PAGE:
How to Cook Everything The Basics All You Need to Make Great Food -- With 1,000 Photos

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The next best thing to having Mark Bittman in the kitchen with you Mark Bittman's highly acclaimed, bestselling book How to Cook Everything is an indispensable guide for any modern cook. With How to Cook Everything The Basics he reveals ...
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The next best thing to having Mark Bittman in the kitchen with you

Mark Bittman's highly acclaimed, bestselling book How to Cook Everything is an indispensable guide for any modern cook. With How to Cook Everything The Basics he reveals how truly easy it is to learn fundamental techniques and recipes. From dicing vegetables and roasting meat, to cooking building-block meals that include salads, soups, poultry, meats, fish, sides, and desserts, Bittman explains what every home cook, particularly novices, should know.

1,000 beautiful and instructive photographs throughout the book reveal key preparation details that make every dish inviting and accessible. With clear and straightforward directions, Bittman's practical tips and variation ideas, and visual cues that accompany each of the 185 recipes, cooking with How to Cook Everything The Basics is like having Bittman in the kitchen with you.

  • This is the essential teaching cookbook, with 1,000 photos illustrating every technique and recipe; the result is a comprehensive reference that’s both visually stunning and utterly practical.
  • Special Basics features scattered throughout simplify broad subjects with sections like “Think of Vegetables in Groups,” “How to Cook Any Grain,” and “5 Rules for Buying and Storing Seafood.”
  • 600 demonstration photos each build on a step from the recipe to teach a core lesson, like “Cracking an Egg,” “Using Pasta Water,” “Recognizing Doneness,” and “Crimping the Pie Shut.”
  • Detailed notes appear in blue type near selected images. Here Mark highlights what to look for during a particular step and offers handy advice and other helpful asides.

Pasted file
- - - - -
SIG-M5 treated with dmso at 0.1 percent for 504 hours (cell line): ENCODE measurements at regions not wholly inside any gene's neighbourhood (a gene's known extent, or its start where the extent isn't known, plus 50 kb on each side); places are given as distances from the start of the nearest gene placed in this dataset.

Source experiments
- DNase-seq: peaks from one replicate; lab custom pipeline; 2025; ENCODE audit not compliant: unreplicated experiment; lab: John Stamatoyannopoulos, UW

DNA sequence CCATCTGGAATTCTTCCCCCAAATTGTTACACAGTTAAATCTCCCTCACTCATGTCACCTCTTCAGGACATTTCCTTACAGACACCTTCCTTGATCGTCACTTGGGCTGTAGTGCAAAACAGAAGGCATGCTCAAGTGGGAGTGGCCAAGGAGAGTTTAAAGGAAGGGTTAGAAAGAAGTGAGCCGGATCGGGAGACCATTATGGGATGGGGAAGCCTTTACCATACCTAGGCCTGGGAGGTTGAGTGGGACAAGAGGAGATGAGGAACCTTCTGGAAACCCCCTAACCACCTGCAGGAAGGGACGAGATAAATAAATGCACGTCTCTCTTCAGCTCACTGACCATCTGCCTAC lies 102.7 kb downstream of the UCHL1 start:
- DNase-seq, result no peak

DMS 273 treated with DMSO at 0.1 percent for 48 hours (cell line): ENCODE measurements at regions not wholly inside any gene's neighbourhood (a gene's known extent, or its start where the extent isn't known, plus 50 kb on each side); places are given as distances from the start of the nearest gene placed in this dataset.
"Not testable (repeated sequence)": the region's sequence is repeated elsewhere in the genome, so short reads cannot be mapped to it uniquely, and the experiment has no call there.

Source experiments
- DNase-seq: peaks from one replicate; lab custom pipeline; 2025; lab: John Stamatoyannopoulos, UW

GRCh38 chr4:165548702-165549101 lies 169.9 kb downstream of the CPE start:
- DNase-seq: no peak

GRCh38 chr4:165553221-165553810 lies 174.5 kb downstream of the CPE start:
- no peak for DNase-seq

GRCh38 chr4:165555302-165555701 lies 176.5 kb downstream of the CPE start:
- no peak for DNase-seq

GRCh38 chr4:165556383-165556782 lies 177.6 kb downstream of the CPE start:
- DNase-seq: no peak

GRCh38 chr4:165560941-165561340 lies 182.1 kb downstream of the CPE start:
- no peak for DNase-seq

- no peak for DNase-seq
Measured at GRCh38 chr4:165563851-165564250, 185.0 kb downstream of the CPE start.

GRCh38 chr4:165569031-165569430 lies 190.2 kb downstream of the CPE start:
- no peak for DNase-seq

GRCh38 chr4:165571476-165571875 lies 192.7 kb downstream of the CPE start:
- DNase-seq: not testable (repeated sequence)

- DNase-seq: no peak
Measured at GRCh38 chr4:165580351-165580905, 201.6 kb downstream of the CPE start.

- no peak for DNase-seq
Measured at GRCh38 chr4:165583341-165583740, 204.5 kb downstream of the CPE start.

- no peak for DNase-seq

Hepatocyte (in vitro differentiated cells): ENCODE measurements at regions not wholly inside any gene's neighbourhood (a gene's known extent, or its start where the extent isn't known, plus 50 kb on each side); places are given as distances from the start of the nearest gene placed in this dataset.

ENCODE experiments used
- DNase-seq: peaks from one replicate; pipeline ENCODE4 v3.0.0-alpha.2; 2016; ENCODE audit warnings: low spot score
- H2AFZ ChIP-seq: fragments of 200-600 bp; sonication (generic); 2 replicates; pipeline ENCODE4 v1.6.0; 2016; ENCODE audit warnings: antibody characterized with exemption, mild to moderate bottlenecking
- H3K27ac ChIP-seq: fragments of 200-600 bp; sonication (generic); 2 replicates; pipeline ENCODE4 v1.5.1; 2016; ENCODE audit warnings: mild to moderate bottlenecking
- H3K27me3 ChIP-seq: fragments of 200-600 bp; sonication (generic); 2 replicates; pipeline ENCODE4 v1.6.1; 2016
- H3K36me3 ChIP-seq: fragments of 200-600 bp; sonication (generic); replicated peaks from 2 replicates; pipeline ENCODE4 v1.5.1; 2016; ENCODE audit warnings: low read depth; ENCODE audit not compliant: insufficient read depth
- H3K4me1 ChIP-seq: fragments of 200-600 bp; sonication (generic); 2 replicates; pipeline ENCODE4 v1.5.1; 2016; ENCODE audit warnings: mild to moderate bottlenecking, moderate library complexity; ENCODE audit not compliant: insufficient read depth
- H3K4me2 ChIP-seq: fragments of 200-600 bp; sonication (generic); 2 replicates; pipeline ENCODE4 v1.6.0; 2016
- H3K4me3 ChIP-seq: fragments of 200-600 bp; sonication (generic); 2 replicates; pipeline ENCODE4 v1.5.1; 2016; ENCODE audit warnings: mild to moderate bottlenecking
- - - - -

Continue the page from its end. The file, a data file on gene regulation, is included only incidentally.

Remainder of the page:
• Tips and variations let cooks hone their skills and be creative.



Product Details

Hardcover: 496 pages

     
     
     

    Editorial Reviews

    Amazon.com Review


    In How to Cook Everything The Basics, best-selling author Mark Bittman offers another essential collection of delicious recipes, from fried egg to steamed mussels. With clear and straightforward directions, practical tips and variation ideas, and helpful photos for each of the recipes, Bittman breaks down the basics to help all home cooks.

    Recipe Excerpts from How to Cook Everything The Basics




    Q&A with Mark Bittman, author of How to Cook Everything The Basics


    Mark Bittman, Author
    It’s been ten years since How to Cook Everything came out. How has your approach to thinking about food and writing cookbooks changed since then?
    It's actually been almost 14 years since the first edition, which I can hardly believe myself. For me, there's a big difference between how I think about "food" and how I approach writing cookbooks. In fact, the way I write cookbooks has barely changed: I try to write simple, straightforward recipes that encourage people to cook rather than wow or intimidate them. These are cookbooks for people who cook or want to learn how to cook. In terms of thinking about food, see the next question.

    This year, you ended your "Minimalist" column for The New York Times and became a regular op-ed writer. Would you say that The Basics reflects this big change in your career, and how you can present your ideas?
    It's a huge change but I haven't left much behind; I'm still writing about cooking not only for the Times but for others. The Opinion writing gives me a chance to say what I think not only about cooking but about food, about eating. And what I think is that although cooking goes a long way to helping us eat better, there are many, many issues that cooking can't address, important issues to anyone who eats--which is everyone.

    It seems like a lot of cookbooks are more about lifestyle and the latest trends in restaurant food. Do you think that The Basics is almost an anti-trend cookbook?
    No. I think that the books about lifestyle and trends in restaurant food are not cookbooks. The Basics, modesty aside, is the epitome of a cookbook: It's a book that teaches how to cook. It'll be trendy for some people and not for others, like everything else.

    When you were learning the basics of cooking yourself, what kinds of cookbooks did you use?